This article is part of Texas Monthly’s special fiftieth-anniversary issue. Read about the other icons that have defined Texas since 1973.

When Juneteenth became a federal holiday, a year and a half ago, and there were all those articles explaining its history, were you as surprised as I was to learn the symbolism behind our rituals? That the red food and drink served on that day represent the suffering of our ancestors and our fierce resistance? That the bursting lone star at the center of the Juneteenth flag, created just 25 years ago, stands for the holiday’s Texas origins as well as Black freedom reverberating through all fifty states? In the seventies my family and neighbors drank plenty of Big Red on Juneteenth, but it was pretty much the drink of choice for all summertime cookouts, reunions, and holidays. And I’d never heard of the Juneteenth flag, much less seen it fly, until our holiday went national. 

My concern here isn’t that historians were making too much of things. Symbolism matters—it makes elusive connections tangible, which usually requires some artifice. When culinary scholars trace Texas-made Big Red to the red lemonade that was featured in early-twentieth-century Juneteenth celebrations—which itself was a version of the hibiscus and kola nut teas popular throughout the diaspora, from Jamaican sorrel to Senegalese bissap—I revel in the connection, like a child snatched at birth who is finally reunited with her family of origin. 

But the focus on symbolism misses the point. What made Juneteenth meaningful to me, then and now, wasn’t the red fare or the new flag. It was that the holiday was ours, a holy day on which to savor each victory in the ongoing struggle for Black freedom. In his famous 1852 speech “What to the Slave Is the Fourth of July?” Frederick Douglass skewered the irony of our enslaved ancestors being asked to celebrate the independence of a nation that denied them theirs. Similar hypocrisies abound around Juneteenth now. A new pamphlet from the 1836 Project advisory committee—a body formed by Governor Greg Abbott to push back against “revisionist” versions of Texas
history—includes Juneteenth “to reemphasize and make dang true that slavery was a bad thing and Texas participated,” member Donald Frazier said. That sentiment rings hollow, though, coming from a committee whose name honors a war fought in part to preserve slavery and whose pamphlet does not own up to that history.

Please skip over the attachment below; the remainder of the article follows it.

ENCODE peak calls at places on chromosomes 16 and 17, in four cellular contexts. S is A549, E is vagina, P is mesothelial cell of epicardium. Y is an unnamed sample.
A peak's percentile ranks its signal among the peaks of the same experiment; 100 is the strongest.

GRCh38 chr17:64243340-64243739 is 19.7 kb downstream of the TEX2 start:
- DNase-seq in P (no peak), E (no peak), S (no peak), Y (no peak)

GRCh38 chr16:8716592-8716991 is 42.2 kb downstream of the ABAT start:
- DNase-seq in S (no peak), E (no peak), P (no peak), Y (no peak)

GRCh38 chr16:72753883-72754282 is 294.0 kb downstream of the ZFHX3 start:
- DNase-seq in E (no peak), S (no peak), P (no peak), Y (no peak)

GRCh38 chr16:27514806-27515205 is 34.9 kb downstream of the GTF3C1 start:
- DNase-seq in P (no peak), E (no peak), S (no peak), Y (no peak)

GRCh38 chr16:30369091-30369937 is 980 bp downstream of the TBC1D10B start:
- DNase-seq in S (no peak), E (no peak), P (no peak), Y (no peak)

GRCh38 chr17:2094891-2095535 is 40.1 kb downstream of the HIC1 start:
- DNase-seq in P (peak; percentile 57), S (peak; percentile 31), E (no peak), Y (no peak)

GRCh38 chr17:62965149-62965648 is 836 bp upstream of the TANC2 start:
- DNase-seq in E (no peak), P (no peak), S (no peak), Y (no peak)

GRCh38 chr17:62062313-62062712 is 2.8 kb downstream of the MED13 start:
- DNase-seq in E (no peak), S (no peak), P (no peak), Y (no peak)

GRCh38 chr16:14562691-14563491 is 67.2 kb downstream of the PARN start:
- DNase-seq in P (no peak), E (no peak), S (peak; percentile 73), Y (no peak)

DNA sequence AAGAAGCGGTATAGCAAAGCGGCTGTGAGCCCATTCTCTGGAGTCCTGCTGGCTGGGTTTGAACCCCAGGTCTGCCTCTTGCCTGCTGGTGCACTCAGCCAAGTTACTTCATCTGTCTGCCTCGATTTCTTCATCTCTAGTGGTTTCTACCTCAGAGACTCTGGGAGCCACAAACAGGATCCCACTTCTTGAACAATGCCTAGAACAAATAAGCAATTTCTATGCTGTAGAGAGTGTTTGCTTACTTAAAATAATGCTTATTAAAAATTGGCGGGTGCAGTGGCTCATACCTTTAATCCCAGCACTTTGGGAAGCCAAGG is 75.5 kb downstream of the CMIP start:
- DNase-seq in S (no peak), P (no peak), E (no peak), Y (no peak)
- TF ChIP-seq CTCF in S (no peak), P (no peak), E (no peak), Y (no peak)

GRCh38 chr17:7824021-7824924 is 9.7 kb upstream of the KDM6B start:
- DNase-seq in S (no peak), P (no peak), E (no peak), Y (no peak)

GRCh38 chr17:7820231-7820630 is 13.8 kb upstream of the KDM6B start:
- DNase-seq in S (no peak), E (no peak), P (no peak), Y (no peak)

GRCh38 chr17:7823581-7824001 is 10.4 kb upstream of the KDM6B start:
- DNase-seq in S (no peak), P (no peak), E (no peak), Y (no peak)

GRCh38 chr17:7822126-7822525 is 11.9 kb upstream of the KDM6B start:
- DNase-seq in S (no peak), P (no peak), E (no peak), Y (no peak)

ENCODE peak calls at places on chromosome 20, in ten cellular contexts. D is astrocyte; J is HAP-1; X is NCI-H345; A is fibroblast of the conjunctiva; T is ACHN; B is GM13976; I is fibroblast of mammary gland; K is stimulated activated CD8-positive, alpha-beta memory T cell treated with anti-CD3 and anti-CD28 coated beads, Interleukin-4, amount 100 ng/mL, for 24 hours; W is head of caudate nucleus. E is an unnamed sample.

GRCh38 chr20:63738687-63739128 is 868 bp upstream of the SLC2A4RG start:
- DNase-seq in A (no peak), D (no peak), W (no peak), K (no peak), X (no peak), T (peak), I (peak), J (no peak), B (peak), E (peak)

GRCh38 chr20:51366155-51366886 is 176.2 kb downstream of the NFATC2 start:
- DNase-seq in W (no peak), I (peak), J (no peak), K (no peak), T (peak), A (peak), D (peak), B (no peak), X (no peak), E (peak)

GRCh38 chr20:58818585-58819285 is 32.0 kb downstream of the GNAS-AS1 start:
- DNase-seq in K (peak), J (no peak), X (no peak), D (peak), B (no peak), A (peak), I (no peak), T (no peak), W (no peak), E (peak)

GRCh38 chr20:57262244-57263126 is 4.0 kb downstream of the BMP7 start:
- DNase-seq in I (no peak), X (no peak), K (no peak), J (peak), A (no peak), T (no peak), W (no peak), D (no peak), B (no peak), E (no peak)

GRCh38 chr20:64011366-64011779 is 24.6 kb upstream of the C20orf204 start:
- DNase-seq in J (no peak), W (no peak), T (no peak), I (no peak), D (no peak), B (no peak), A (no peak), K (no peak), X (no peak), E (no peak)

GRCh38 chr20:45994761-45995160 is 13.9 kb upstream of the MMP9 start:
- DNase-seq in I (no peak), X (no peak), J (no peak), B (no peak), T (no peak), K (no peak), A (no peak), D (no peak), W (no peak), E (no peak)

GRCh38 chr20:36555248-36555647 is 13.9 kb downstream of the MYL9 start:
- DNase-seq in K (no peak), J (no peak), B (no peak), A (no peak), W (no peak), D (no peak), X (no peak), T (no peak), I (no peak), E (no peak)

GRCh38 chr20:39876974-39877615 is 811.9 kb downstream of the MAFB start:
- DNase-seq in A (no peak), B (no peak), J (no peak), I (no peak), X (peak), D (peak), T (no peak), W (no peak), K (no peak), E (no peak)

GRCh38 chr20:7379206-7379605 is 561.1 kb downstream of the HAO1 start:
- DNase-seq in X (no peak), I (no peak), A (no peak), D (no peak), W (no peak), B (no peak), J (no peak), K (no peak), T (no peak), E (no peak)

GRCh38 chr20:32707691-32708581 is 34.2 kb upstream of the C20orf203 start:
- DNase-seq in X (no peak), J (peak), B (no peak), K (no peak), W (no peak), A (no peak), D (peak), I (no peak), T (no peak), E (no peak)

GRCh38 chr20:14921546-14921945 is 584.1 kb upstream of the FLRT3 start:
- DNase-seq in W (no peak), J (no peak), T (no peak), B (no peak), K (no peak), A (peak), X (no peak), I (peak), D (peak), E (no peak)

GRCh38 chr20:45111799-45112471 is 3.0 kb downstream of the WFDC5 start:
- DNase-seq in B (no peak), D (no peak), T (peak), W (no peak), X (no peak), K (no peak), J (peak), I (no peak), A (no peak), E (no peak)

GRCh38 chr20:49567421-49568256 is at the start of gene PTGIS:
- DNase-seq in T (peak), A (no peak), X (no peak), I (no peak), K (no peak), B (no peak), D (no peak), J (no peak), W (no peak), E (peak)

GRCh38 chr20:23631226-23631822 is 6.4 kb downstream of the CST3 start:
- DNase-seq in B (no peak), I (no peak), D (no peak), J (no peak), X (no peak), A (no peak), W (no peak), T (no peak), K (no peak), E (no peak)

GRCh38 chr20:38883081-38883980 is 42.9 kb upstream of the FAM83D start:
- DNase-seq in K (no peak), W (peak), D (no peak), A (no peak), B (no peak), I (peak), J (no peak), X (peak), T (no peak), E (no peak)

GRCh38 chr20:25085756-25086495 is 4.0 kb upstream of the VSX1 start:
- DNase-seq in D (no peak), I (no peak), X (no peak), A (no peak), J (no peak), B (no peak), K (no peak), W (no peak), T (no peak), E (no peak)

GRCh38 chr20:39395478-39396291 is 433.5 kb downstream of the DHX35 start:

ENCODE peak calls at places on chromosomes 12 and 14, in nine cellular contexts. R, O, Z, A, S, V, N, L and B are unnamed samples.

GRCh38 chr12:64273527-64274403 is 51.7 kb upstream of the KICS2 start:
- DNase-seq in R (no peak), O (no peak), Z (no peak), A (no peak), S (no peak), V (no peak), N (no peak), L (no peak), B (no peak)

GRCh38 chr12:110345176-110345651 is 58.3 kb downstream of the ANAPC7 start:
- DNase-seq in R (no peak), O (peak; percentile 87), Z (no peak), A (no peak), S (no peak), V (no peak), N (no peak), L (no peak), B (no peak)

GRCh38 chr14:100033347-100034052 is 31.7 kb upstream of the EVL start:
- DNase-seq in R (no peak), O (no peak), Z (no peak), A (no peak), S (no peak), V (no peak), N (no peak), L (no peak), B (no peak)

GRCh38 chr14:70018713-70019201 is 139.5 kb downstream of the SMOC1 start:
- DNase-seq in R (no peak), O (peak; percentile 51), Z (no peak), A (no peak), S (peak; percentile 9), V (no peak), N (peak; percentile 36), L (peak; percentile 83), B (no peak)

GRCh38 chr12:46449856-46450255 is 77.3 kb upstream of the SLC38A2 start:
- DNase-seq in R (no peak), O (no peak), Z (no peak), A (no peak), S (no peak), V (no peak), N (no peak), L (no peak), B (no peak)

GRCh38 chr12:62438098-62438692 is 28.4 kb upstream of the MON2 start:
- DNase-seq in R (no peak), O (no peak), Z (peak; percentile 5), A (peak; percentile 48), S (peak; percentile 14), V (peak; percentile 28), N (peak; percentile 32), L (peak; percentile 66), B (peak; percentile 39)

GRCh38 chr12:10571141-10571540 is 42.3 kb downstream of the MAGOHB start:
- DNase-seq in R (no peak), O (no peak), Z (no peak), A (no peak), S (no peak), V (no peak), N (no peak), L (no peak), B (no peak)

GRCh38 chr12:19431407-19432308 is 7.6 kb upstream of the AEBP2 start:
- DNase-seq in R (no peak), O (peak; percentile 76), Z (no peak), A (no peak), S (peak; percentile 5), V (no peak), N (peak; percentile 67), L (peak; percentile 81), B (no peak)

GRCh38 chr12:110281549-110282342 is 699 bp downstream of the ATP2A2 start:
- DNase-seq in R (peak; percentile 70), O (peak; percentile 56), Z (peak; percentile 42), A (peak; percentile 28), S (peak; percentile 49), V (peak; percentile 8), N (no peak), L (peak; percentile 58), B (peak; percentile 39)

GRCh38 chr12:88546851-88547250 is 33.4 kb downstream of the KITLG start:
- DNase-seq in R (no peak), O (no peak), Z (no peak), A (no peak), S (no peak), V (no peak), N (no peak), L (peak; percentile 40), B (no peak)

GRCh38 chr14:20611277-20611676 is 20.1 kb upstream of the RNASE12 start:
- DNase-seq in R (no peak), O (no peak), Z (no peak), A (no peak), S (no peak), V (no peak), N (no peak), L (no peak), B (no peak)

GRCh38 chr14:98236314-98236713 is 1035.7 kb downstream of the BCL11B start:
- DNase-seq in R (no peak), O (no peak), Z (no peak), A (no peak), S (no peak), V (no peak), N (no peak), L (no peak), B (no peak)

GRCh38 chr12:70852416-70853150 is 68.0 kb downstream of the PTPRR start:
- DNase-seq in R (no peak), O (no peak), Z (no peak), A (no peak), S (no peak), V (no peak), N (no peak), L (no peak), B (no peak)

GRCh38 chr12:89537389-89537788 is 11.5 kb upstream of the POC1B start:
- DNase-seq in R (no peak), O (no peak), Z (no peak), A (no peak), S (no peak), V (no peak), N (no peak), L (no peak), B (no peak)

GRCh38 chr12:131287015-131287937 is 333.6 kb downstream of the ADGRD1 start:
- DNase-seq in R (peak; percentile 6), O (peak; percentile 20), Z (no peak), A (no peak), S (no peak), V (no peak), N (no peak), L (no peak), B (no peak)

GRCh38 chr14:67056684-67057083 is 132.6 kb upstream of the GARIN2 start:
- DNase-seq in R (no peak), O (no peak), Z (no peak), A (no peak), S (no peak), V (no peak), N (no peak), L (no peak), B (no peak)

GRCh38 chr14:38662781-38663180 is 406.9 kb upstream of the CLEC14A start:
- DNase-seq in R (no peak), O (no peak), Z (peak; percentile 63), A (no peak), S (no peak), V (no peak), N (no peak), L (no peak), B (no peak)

Now that Juneteenth is a political pawn, not to mention a crass marketing tool (think of Walmart’s disastrous “Juneteenth ice cream”), those who have always found celebrating the holiday suspect—Why throw a parade to honor Black Texans being last to learn of slavery’s end?—may find it even more so. Gaining a national holiday that recognizes emancipation while the Supreme Court revisits voting rights, affirmative action, and due process decisions isn’t how freedom works. For those of us who cherish Juneteenth because our grandparents personally knew someone who rejoiced that day in 1865, the irony galls.

It takes walking the walk to make a symbol mean something. Opal Lee, the Fort Worth activist who, in 2016 at the age of 89, spent four months walking from her home to Washington, D.C., to bring Juneteenth to national attention, urges us to use the holiday to preserve our history. Few, for instance, know of the thousands of United States Colored Troops who joined
General Gordon Granger in liberating Black Texas on June 19, 1865. Or of the Emancipation Days that preceded Juneteenth, such as April 16, 1862, in D.C.; August 8, 1863, in Tennessee; and May 20, 1865, in Florida. The ritual of telling and retelling our Black freedom story reminds us that emancipation is a process, and ours is unfinished. 

Had the nation’s Emancipation Day been January 1, 1863, the date the Emancipation Proclamation was issued, our celebrations today would coincide with those of Haiti, the first Black republic in the Americas, whose revolutionary spirit Douglass called Black Americans’ “bright example.” Our freedom came last in the U.S. because the Texans who supported slavery in 1836 were just as determined to do so three decades later. We must be equally resolute. Remembering Juneteenth, as our elders did and still do, will provide the “bright example” for the fight ahead.

This article originally appeared in the February 2023 issue of Texas Monthly with the headline “On Juneteenth: Dear Fellow Black Texans.” Subscribe today.

Image credits: Black Soldiers: Bettmann/Getty